But back to the celebration, just a couple of examples that I LOVED are below…

 

The first comments back from the supervisors who were Acclaimed were:

 “I’m chuffed to bits to have been nominated in 2 categories. Given the pressure of the current metrics-driven climate, it’s good to know that the Department appears to be getting the balance right!”

“Oh MY GOD, whaaaaaaaaaaat?! Amazing!”

“This is really, really lovely and it’s made my day.”

“Thanks for doing this. The recognition really means a lot to me!”

“This has made my day, thank you. And thanks as well for continuing to keep the discussion about supervision active in people’s minds. Also, as you say, it’s just really nice to get positive feedback like this – it’s so rare that anyone says ‘hey, you’re doing a good job!’.”

I am happy to chat to anyone at any institution who would like to know more, and I’d be delighted if any of you want to copy/adapt the model. Spreading more positivity is important.

*both our student and staff systems only record two genders so I am only able to report men and women as recorded in our databases, nothing more inclusive. I know.

building and breaking professional trust in doctoral student-supervisor relationships

I am delighted that the Trust Me! research report is now available here on the Leadership Foundation for Higher Education web pages!

This report presents findings from a research study looking at perceptions of trust in doctoral supervision relationships. It views academic supervisors in the context of their role as leaders and enablers of trust within their research environments and higher education institutions. It aims to take a broad exploratory view of the specific behaviours that are important in trust building in supervisory relationships.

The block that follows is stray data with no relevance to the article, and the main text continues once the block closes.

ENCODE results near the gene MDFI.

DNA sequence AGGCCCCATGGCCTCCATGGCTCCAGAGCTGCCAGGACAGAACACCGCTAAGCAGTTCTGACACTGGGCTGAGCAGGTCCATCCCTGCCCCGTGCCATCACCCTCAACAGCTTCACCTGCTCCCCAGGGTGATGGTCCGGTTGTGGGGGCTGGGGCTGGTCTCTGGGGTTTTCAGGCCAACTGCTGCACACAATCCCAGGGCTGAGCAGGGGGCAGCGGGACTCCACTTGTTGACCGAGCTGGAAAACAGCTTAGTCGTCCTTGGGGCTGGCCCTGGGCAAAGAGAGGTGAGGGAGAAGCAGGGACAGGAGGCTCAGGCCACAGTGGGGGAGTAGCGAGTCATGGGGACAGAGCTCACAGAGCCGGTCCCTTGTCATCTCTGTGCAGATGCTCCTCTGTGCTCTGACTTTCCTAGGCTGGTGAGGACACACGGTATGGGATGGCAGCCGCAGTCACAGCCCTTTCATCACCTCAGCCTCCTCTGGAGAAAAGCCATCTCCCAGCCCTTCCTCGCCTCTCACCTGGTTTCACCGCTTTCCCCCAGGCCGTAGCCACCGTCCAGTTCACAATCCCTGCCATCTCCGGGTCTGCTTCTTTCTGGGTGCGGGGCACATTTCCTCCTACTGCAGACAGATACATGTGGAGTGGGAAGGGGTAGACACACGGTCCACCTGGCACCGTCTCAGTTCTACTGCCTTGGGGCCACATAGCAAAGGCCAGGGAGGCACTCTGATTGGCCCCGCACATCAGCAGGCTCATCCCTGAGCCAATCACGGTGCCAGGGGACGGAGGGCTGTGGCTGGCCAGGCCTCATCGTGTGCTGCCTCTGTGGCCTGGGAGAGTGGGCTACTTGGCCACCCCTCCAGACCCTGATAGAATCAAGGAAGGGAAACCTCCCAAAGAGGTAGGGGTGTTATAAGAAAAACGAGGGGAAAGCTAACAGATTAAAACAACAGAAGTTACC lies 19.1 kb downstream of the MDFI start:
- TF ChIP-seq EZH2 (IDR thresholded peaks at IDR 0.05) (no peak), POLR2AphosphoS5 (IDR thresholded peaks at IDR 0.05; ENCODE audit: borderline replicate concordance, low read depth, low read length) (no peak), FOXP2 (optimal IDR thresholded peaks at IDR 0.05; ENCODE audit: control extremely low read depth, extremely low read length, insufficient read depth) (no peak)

Supervisory leadership is characterised by tensions and balances. To build trust a supervisor must respond to the student’s individual needs and circumstances and develop a discipline-appropriate professional practice in supervision. This study contributes insight into the nature of that supervisory trust. It deepens our understanding of what constitutes a ‘good quality’ student-supervisor relationship, and signals the presence or absence of trust as a component of quality.

Recommendations are offered that draw on the presented evidence and make suggestions for how supervisors could be supported to establish and sustain trusting supervision relationships. The practical recommendations avoid the language of supervision ‘skills’, preferring instead to describe contextual and demonstrable trust-building behaviours within the social worlds of research environments and relationships.

There is an online open access and free workshop with learning resources for supervisors here, that I have created from the research findings.

The primary aim of this report is to assist higher education institutions to enhance supervisory practice, specifically through focusing on relationship tensions. I am sure that supervisors themselves will also find it very interesting.

This report is available to LFHE member institutions. Downloading the publication requires you to have, or make, an account using your university email address. If you have any problems gaining access, please let @AdvanceHE know.

 

disrupting the passive approach to learning doctoral writing

Re-blog, from my writing over at the Think Ahead blog, see the original post hereThis post is for PhD supervisors wondering how to get their students to write their thesis. It addresses some of the ‘in theory’ points that outline the supervisor’s role in developing doctoral writing. Part 2 (here) covers some ‘in practice’ ideas.

recognising great PhD supervision – a #SuperVisionaries approach

My Trust Me! research, which collected stories of trust and PhD supervision — see this page, returned both happy and sad, content and frustrated, indifferent and furious, accounts of supervision relationships. Continue reading “recognising great PhD supervision – a #SuperVisionaries approach”